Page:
How does GM Ryan McDonough fix the mess that his Phoenix Suns have become?

Will this season be the end of the road for Kevin Garnett and Paul Pierce as well as Kobe Bryant?

Can the Lakers move forward with Byron Scott on the bench? Will Memphis move forward with Dave Joerger?

Will teams not happy with the 76ers' tanking strategies of late get the changes they tried to get to the Lottery last year?

Can the New York Knicks lure an impact free agent in July?

Can the Atlanta Hawks get back to the conference finals?

Can Dwyane Wade stay healthy?

Can anything be done to change the exponential increase in "Hack A-" use by coaches?:'s Kevin Pelton charted intentional fouls in calendar year 2015, and counted 445 "Hack As" in the past 12 months -- an increase of 268 percent over 2014. This is not, as the "make your free throws" crowd likes to claim, just about fouling DeAndre Jordan or Dwight Howard.

The Starters: Hack-A-Player Discussion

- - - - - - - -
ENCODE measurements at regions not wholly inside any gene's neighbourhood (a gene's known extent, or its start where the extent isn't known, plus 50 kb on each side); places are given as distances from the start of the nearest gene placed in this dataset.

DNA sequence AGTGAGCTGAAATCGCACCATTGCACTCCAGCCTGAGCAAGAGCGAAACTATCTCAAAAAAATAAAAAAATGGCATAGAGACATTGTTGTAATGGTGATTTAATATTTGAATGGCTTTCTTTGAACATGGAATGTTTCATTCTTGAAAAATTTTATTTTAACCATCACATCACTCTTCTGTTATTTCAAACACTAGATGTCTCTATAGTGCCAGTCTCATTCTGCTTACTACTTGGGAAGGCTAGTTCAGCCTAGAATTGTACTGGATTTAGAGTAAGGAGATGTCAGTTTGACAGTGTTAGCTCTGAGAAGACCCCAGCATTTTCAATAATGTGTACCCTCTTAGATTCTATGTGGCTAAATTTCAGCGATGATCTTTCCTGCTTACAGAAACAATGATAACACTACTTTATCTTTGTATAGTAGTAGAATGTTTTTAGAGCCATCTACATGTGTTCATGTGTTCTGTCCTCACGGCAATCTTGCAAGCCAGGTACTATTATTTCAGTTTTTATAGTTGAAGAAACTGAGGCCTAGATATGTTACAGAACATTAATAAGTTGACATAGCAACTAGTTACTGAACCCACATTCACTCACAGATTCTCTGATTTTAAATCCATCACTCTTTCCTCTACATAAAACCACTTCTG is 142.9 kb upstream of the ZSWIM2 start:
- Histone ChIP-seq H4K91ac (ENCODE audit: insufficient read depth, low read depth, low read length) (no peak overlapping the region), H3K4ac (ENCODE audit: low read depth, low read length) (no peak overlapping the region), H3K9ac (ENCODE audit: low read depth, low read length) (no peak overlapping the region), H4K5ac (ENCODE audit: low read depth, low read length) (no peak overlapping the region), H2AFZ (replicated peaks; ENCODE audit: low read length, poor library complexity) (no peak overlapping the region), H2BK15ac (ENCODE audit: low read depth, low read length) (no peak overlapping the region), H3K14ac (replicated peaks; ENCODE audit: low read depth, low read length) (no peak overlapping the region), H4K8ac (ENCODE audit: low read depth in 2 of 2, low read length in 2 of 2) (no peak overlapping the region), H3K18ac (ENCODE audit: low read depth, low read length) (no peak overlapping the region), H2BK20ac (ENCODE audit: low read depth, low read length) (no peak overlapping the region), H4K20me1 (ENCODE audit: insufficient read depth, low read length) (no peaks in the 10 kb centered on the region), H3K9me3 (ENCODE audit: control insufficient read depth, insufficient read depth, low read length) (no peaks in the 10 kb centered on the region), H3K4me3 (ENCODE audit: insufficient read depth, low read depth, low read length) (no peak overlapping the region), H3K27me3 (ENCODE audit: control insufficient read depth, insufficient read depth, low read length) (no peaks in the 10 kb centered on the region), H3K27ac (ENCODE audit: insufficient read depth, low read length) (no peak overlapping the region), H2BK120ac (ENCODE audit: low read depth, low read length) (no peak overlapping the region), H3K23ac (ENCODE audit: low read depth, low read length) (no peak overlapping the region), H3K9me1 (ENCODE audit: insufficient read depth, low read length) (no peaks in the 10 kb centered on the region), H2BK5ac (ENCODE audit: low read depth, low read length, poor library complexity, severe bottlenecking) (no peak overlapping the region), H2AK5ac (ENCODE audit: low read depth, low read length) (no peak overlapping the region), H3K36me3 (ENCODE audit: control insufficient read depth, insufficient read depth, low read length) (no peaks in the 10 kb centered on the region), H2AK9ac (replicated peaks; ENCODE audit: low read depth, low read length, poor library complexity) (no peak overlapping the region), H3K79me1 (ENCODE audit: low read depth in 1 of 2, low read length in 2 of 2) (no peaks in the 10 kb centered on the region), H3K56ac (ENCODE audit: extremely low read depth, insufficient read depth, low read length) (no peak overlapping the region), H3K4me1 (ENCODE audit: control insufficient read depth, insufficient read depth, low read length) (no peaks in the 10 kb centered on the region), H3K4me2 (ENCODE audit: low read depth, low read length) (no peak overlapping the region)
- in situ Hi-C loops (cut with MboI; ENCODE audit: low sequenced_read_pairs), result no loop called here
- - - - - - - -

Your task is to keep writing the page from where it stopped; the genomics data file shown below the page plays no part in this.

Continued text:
The 'Hack-A-Whoever' was the biggest issue of the 2014-15 postseason.

What will Hassan Whiteside's free agent market be?: 12 teams? Sixteen? Twenty?

How does New Orleans improve the team around Anthony Davis?: And who will be doing the improving now that Mickey Loomis is reportedly going to be more involved with the Pelicans' side of the NFL/NBA split of the Benson Family's ownership?

Was last season a mirage in Milwaukee?

How aggressively will Jerry Colangelo change things in Philly?: He's already used two of the second-round picks hoarded by Sam Hinkie to bring back point guard Ish Smith, and put Mike D'Antoni on the bench as an assistant coach. Can Brett Brown survive as coach if the Sixers threaten or break the all-time single season record for futility -- the 9-73 76ers of 1972-73?


The Trade Winds Are Blowing. From Aaron Ang:

Happy new year Mr. Aldridge! I would like to ask if Markieff Morris, Jarrett Jack, Terrence Jones, Ryan Anderson and Brandon Jennings all going to be traded?